As part of the typical Friday data dump, the Internal Revenue Service publicly disclosed that it does not have two years’ worth of emails from Lois Lerner — the key figure in the IRS scandal. Blaming a “computer crash,” the agency only has Lerner emails to and from other IRS employees during this time frame. The IRS claims it cannot produce emails written only to or from Lerner and outside agencies or groups, such as the White House, Treasury, Department of Justice, FEC, or Democratic lawmakers’ offices.House Ways and Means Chairman Dave Camp (R-MI) was furious at the news.
“The fact that I am just learning about this, over a year into the investigation, is completely unacceptable and now calls into question the credibility of the IRS’s response to Congressional inquiries. There needs to be an immediate investigation and forensic audit by Department of Justice as well as the Inspector General.
“Just a short time ago, Commissioner Koskinen promised to produce all Lerner documents. It appears now that was an empty promise. Frankly, these are the critical years of the targeting of conservative groups that could explain who knew what when, and what, if any, coordination there was between agencies. Instead, because of this loss of documents, we are conveniently left to believe that Lois Lerner acted alone. This failure of the IRS requires the White House, which promised to get to the bottom of this, to do an Administration-wide search and production of any emails to or from Lois Lerner. The Administration has repeatedly referred us back to the IRS for production of materials. It is clear that is wholly insufficient when it comes to determining the full scope of the violation of taxpayer rights.”
Camp has been investigating the alleged violation of privacy and civil rights by the IRS against conservative groups and individuals following the Citizens United Supreme Court decision in 2010.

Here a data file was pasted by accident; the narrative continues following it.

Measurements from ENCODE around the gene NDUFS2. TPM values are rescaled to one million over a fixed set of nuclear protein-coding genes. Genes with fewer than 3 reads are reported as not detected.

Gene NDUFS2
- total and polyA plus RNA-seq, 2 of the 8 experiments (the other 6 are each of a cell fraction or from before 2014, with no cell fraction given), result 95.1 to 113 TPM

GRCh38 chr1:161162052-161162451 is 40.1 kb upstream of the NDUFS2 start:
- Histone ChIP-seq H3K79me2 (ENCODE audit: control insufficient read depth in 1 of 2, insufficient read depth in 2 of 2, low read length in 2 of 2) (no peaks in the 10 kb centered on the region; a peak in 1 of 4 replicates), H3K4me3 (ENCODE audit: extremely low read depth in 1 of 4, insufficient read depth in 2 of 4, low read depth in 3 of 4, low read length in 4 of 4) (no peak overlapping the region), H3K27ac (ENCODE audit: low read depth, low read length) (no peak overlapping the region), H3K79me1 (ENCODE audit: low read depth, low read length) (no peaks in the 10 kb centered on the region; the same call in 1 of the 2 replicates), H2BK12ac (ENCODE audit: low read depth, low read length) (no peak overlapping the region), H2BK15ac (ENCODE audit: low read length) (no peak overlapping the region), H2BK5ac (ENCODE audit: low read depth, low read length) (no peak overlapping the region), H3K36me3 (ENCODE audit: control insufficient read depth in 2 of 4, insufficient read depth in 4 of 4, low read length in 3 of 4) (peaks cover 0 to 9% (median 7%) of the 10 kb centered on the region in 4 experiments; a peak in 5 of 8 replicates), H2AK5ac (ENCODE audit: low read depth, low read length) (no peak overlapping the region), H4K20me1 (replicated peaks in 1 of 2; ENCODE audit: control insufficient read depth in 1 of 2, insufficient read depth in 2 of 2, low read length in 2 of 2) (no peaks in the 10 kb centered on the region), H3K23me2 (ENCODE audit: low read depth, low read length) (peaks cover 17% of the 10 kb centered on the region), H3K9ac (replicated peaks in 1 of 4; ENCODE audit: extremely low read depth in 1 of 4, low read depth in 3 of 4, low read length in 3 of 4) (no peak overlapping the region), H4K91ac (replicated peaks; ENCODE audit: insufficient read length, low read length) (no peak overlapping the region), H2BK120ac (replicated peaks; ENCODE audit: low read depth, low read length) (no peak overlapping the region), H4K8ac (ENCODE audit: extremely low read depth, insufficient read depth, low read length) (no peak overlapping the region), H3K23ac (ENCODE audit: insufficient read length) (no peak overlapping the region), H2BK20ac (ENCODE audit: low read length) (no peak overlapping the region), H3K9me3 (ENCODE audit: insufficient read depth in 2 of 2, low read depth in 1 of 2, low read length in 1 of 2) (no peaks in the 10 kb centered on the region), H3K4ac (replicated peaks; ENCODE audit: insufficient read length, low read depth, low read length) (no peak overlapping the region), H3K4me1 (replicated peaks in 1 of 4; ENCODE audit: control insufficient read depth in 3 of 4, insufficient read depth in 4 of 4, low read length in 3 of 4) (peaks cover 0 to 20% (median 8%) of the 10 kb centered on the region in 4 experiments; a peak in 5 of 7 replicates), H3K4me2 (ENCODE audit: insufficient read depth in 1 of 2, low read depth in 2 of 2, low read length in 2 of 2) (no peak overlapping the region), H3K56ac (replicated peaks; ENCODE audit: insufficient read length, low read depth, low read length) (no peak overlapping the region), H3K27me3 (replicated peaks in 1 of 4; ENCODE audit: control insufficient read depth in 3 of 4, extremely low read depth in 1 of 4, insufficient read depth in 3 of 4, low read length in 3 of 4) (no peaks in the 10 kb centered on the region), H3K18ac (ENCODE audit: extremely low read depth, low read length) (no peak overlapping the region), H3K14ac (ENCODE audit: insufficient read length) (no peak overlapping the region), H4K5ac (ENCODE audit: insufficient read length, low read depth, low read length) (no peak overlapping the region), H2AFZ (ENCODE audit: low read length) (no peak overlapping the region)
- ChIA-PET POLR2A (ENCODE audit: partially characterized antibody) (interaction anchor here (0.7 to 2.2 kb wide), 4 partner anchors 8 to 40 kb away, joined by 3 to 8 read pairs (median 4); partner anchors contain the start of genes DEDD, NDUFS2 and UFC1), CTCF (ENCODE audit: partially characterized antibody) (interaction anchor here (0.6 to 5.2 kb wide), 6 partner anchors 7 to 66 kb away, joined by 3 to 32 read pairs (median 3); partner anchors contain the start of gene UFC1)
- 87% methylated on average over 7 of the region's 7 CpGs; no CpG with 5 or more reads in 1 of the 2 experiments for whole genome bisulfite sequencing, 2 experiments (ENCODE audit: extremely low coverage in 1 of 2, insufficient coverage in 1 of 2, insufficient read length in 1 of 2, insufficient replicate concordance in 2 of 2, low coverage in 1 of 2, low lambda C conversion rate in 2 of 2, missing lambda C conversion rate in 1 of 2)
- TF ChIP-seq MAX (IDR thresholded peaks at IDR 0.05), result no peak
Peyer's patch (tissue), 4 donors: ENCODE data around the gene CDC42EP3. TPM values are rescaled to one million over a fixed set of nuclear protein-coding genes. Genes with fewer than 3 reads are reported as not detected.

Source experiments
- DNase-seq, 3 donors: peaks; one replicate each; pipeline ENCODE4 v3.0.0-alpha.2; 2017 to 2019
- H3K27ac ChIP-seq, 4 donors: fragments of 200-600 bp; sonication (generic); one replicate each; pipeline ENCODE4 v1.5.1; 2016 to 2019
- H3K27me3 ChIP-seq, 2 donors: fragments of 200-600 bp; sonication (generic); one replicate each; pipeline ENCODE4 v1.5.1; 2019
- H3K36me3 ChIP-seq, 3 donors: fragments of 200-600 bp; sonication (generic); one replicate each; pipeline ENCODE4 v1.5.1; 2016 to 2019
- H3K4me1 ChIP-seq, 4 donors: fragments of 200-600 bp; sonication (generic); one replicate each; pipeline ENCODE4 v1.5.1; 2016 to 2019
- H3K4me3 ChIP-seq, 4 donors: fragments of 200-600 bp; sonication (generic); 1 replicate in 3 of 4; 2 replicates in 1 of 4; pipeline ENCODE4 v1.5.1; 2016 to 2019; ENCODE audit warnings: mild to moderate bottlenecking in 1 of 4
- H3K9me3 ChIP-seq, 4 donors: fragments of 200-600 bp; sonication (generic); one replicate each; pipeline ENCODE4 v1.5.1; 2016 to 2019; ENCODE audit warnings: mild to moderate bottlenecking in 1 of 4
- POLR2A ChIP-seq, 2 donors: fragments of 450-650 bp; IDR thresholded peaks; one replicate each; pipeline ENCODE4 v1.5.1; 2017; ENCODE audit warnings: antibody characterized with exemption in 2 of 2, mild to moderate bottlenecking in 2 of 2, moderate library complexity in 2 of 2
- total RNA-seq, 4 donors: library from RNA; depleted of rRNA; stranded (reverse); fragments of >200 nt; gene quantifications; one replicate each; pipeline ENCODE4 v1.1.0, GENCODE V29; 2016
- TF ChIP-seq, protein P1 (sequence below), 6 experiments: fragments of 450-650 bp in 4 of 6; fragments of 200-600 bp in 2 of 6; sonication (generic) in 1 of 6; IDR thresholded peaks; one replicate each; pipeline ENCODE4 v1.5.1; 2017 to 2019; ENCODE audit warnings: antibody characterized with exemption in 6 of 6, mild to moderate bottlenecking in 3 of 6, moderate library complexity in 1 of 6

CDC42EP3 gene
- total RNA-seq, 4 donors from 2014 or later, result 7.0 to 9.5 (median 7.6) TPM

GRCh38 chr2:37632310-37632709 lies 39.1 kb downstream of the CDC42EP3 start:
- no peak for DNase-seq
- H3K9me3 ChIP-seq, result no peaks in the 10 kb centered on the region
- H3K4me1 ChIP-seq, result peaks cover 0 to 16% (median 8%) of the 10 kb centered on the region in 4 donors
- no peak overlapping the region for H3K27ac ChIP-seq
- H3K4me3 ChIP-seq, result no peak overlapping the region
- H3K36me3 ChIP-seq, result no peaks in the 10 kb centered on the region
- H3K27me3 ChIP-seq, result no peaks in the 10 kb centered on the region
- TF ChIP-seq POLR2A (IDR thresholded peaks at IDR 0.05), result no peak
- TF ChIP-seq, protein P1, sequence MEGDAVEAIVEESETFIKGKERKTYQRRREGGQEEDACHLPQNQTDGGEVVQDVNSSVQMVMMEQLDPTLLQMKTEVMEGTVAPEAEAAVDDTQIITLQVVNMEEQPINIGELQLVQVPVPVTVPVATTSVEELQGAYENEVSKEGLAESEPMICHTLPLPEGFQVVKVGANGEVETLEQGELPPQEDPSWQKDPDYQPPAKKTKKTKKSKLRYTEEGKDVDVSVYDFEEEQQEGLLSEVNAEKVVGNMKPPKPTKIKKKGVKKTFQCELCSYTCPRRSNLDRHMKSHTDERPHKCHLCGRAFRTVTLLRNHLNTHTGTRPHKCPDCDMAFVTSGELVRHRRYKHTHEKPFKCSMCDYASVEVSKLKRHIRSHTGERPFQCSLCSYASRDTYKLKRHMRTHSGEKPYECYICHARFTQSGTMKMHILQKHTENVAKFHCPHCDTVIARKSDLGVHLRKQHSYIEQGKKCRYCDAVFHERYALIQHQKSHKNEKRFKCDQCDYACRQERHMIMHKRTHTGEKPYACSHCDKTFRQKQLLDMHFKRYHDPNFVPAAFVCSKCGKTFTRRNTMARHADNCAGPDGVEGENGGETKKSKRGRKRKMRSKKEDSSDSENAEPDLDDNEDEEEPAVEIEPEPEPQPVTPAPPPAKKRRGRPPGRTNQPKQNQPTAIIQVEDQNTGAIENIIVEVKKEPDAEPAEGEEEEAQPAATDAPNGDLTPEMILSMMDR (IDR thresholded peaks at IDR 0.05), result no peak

Surprisingly, even The New York Times has discovered the story today even though it broke on Friday afternoon.
The I.R.S. initially provided 11,000 of her emails that it deemed directly related to the applications for tax exemption filed by political groups. Under pressure from Republican leaders, John Koskinen, the I.R.S. commissioner, agreed to provide all of Ms. Lerner’s emails but said that doing so might take years. Since then, the I.R.S. has provided roughly 32,000 more emails directly from Ms. Lerner’s account.
After the agency discovered that its initial search of Ms. Lerner’s emails was incomplete because of the computer crash, it recovered 24,000 of the missing messages from email accounts on the other end of Ms. Lerner’s correspondence, the I.R.S. said.
Although Mr. Koskinen had indicated in congressional testimony that I.R.S. emails were stored on servers in the agency’s archives and could be recovered, the agency said on Friday that was not the case.
The agency said that because of financial and computing constraints, some emails had been stored only on individuals’ computers and not on servers, and that “backup tapes” from 2011 “no longer exist because they have been recycled.”
Many tech experts took to social media over the weekend to dispute the possibility that these emails are gone forever given strict email backup protocols in the public and private sectors.